Boudin balls are not your average appetizer. These delectable treats, hailing from the South, consist of boudin sausage rolled into meatballs, coated in crispy Panko breadcrumbs, and fried to a golden brown perfection. And when served with a side of Comeback or Remoulade sauce for dipping, they become an irresistible snack that will leave you craving for more.
If you’re not familiar with boudin, don’t worry! Let me introduce you to this mouthwatering delight. Pronounced “boo-dan,” boudin is a sausage made with cooked rice, ground pork, onions, green peppers, and a medley of seasonings. It’s a Cajun version of peasant food that originated from the communal pig slaughters known as boucheries.
In the past, Cajun families would gather around to butcher a pig and process the meat into cured items, as refrigeration was not available. To stretch the meat further, they added rice to create boudin. Thankfully, today we have easier access to boudin without having to participate in a pig slaughter. You can find pre-made boudin at your local grocery store or try making your own with a simple recipe that doesn’t involve any pig slaughtering.
Now that you have your boudin ready, let’s dive into the process of making these delectable boudin balls.
How to Make Boudin Balls
If you managed to get your hands on pre-made boudin, making these boudin balls is a breeze. Start by removing the meat from the casings and breaking it into smaller chunks. Mix in two lightly beaten large eggs to help bind the sausage together while it cooks.
Heat oil in a large skillet, preferably cast iron, over medium-high heat until it shimmers. In a shallow dish, whisk together two large eggs, salt, cayenne pepper, and hot sauce. Spread Panko breadcrumbs in a shallow bowl. Panko breadcrumbs, known for their crunchier texture, can be found in the same aisle as regular breadcrumbs.
Now it’s time to form the boudin into 1 ½ inch balls, roughly the size of a golf ball. Working in batches, roll the balls in the egg mixture and then coat them evenly with the breadcrumbs. Place the balls in the hot oil and fry them until they turn light brown, which should take around 3-5 minutes. Once done, drain them on paper towels.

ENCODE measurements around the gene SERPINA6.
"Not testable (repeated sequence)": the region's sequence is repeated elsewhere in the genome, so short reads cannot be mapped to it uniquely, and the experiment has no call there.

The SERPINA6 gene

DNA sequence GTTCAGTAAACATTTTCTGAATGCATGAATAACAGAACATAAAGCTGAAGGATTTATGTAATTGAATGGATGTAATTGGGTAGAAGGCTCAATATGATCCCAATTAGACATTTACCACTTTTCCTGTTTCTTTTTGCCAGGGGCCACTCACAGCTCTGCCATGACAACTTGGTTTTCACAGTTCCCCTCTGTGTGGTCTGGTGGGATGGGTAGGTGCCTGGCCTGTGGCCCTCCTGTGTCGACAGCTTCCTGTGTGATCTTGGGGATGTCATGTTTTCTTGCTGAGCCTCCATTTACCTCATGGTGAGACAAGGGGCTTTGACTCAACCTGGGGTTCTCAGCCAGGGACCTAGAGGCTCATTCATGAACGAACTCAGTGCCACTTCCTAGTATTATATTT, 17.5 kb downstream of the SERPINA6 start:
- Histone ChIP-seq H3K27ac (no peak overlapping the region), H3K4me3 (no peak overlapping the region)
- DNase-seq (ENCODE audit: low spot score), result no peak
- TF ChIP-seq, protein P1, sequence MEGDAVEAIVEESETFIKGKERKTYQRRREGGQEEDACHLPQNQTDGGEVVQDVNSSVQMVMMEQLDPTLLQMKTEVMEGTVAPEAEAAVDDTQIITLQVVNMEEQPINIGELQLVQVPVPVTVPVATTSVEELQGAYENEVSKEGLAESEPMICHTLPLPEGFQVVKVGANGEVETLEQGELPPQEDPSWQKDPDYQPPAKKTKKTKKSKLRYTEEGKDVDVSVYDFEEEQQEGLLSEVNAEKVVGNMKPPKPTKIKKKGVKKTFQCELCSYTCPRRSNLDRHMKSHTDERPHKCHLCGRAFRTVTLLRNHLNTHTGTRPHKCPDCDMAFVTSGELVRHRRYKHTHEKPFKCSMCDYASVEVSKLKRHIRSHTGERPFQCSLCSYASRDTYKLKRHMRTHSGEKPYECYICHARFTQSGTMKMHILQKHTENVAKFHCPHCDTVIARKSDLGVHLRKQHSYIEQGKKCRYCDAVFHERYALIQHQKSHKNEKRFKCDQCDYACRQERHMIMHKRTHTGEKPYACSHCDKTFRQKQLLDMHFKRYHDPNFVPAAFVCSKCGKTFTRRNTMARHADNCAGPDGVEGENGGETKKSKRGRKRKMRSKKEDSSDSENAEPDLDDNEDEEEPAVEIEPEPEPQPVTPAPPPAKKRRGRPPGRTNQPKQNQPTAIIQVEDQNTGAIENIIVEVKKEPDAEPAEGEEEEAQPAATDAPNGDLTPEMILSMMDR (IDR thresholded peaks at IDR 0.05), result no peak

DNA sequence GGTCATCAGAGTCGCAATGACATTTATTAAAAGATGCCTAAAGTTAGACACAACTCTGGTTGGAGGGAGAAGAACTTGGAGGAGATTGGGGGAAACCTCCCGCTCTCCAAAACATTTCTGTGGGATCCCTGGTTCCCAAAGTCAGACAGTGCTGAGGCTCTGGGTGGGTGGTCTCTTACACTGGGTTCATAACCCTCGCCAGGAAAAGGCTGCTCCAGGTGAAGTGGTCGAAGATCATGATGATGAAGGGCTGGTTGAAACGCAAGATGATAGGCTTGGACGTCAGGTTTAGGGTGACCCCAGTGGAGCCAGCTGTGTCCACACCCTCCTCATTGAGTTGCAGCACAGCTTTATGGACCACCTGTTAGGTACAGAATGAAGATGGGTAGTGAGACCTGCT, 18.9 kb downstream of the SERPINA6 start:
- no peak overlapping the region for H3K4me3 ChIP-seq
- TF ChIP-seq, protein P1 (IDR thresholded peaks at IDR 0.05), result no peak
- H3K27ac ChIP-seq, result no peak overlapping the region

Everything needs a dipping sauce
Boudin balls are like fried meatballs, and who can resist that? For the best experience, serve them hot and crispy with a side sauce for dipping. In Louisiana, remoulade sauce is the go-to choice. However, here in Mississippi, we have our own special sauce called comeback sauce. It’s said to be a delightful combination of Thousand Island salad dressing and remoulade.
If you want to prepare in advance, you can make boudin balls up to two days before serving them. If you’ve coated them in breadcrumbs but haven’t fried them yet, place them on a baking sheet lined with paper towels or parchment paper to absorb any moisture. Loosely cover them with plastic wrap and refrigerate until you’re ready to fry.
Alternatively, you can freeze the uncooked boudin balls. Place the baking sheet in the freezer until the balls are frozen solid. Then, transfer them to an airtight container or plastic freezer bag. They will stay good in the freezer for up to three months. Before frying, it’s recommended to thaw the boudin balls overnight in the refrigerator.
Storing, Freezing, and Reheating
If you happen to have any leftovers (which might be unlikely!), you can store fried boudin balls in an airtight container in the refrigerator for up to a week. To freeze them, use an airtight container or plastic freezer bag, and they will keep well for up to three months.
When it’s time to enjoy your leftover boudin balls, preheat the oven to 350 degrees F. Arrange the balls in a single layer on a baking sheet. If they are frozen, bake them for 15-20 minutes until heated through. If they are unfrozen, bake them for 10 minutes until heated through.
Now that you have all the details on how to make and enjoy these delectable boudin balls, it’s time to gather your ingredients and start cooking. Trust me, once you take a bite of these crispy, flavorful treats, you’ll understand why boudin is a beloved Southern delicacy.
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- Remoulade Sauce
- Mississippi Comeback Sauce
- Crawfish Beignets with Cajun Dipping Sauce